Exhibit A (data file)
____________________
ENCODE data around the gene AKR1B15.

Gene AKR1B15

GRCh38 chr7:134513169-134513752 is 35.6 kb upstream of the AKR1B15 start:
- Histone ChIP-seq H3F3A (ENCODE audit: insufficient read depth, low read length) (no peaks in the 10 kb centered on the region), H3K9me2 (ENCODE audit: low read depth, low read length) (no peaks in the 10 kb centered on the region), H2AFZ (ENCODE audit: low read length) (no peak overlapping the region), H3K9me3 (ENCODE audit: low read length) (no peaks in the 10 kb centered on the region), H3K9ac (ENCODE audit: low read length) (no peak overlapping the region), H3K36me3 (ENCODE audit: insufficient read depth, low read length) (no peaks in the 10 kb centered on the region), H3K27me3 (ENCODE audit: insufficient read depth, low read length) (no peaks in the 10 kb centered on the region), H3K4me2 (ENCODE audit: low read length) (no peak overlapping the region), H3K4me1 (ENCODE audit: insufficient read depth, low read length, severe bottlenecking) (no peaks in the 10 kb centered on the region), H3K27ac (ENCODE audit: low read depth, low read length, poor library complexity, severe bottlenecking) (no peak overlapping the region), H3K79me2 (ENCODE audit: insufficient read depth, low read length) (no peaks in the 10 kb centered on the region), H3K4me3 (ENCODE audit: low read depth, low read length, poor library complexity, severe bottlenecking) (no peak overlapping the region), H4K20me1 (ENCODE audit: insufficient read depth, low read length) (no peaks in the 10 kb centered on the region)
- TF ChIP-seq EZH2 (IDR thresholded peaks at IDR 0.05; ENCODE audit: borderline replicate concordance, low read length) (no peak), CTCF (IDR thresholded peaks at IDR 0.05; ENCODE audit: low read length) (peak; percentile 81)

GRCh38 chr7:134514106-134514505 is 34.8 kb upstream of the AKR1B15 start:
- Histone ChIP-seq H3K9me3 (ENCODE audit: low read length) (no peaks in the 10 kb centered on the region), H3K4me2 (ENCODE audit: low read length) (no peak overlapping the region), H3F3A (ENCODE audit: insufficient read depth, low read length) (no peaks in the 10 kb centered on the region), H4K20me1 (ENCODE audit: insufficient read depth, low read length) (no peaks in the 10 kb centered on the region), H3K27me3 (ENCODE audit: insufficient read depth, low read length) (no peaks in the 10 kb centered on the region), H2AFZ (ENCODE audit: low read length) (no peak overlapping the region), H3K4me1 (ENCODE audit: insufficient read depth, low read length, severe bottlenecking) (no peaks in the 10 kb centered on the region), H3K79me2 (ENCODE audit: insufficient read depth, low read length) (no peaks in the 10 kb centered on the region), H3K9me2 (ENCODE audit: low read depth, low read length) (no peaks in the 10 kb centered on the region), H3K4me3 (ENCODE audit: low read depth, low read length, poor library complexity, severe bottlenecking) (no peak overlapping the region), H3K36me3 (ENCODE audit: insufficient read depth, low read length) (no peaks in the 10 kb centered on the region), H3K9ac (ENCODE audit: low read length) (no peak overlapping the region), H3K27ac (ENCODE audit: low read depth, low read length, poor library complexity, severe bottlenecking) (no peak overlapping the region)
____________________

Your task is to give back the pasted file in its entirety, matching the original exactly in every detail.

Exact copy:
ENCODE data around the gene AKR1B15.

Gene AKR1B15

GRCh38 chr7:134513169-134513752 is 35.6 kb upstream of the AKR1B15 start:
- Histone ChIP-seq H3F3A (ENCODE audit: insufficient read depth, low read length) (no peaks in the 10 kb centered on the region), H3K9me2 (ENCODE audit: low read depth, low read length) (no peaks in the 10 kb centered on the region), H2AFZ (ENCODE audit: low read length) (no peak overlapping the region), H3K9me3 (ENCODE audit: low read length) (no peaks in the 10 kb centered on the region), H3K9ac (ENCODE audit: low read length) (no peak overlapping the region), H3K36me3 (ENCODE audit: insufficient read depth, low read length) (no peaks in the 10 kb centered on the region), H3K27me3 (ENCODE audit: insufficient read depth, low read length) (no peaks in the 10 kb centered on the region), H3K4me2 (ENCODE audit: low read length) (no peak overlapping the region), H3K4me1 (ENCODE audit: insufficient read depth, low read length, severe bottlenecking) (no peaks in the 10 kb centered on the region), H3K27ac (ENCODE audit: low read depth, low read length, poor library complexity, severe bottlenecking) (no peak overlapping the region), H3K79me2 (ENCODE audit: insufficient read depth, low read length) (no peaks in the 10 kb centered on the region), H3K4me3 (ENCODE audit: low read depth, low read length, poor library complexity, severe bottlenecking) (no peak overlapping the region), H4K20me1 (ENCODE audit: insufficient read depth, low read length) (no peaks in the 10 kb centered on the region)
- TF ChIP-seq EZH2 (IDR thresholded peaks at IDR 0.05; ENCODE audit: borderline replicate concordance, low read length) (no peak), CTCF (IDR thresholded peaks at IDR 0.05; ENCODE audit: low read length) (peak; percentile 81)

GRCh38 chr7:134514106-134514505 is 34.8 kb upstream of the AKR1B15 start:
- Histone ChIP-seq H3K9me3 (ENCODE audit: low read length) (no peaks in the 10 kb centered on the region), H3K4me2 (ENCODE audit: low read length) (no peak overlapping the region), H3F3A (ENCODE audit: insufficient read depth, low read length) (no peaks in the 10 kb centered on the region), H4K20me1 (ENCODE audit: insufficient read depth, low read length) (no peaks in the 10 kb centered on the region), H3K27me3 (ENCODE audit: insufficient read depth, low read length) (no peaks in the 10 kb centered on the region), H2AFZ (ENCODE audit: low read length) (no peak overlapping the region), H3K4me1 (ENCODE audit: insufficient read depth, low read length, severe bottlenecking) (no peaks in the 10 kb centered on the region), H3K79me2 (ENCODE audit: insufficient read depth, low read length) (no peaks in the 10 kb centered on the region), H3K9me2 (ENCODE audit: low read depth, low read length) (no peaks in the 10 kb centered on the region), H3K4me3 (ENCODE audit: low read depth, low read length, poor library complexity, severe bottlenecking) (no peak overlapping the region), H3K36me3 (ENCODE audit: insufficient read depth, low read length) (no peaks in the 10 kb centered on the region), H3K9ac (ENCODE audit: low read length) (no peak overlapping the region), H3K27ac (ENCODE audit: low read depth, low read length, poor library complexity, severe bottlenecking) (no peak overlapping the region)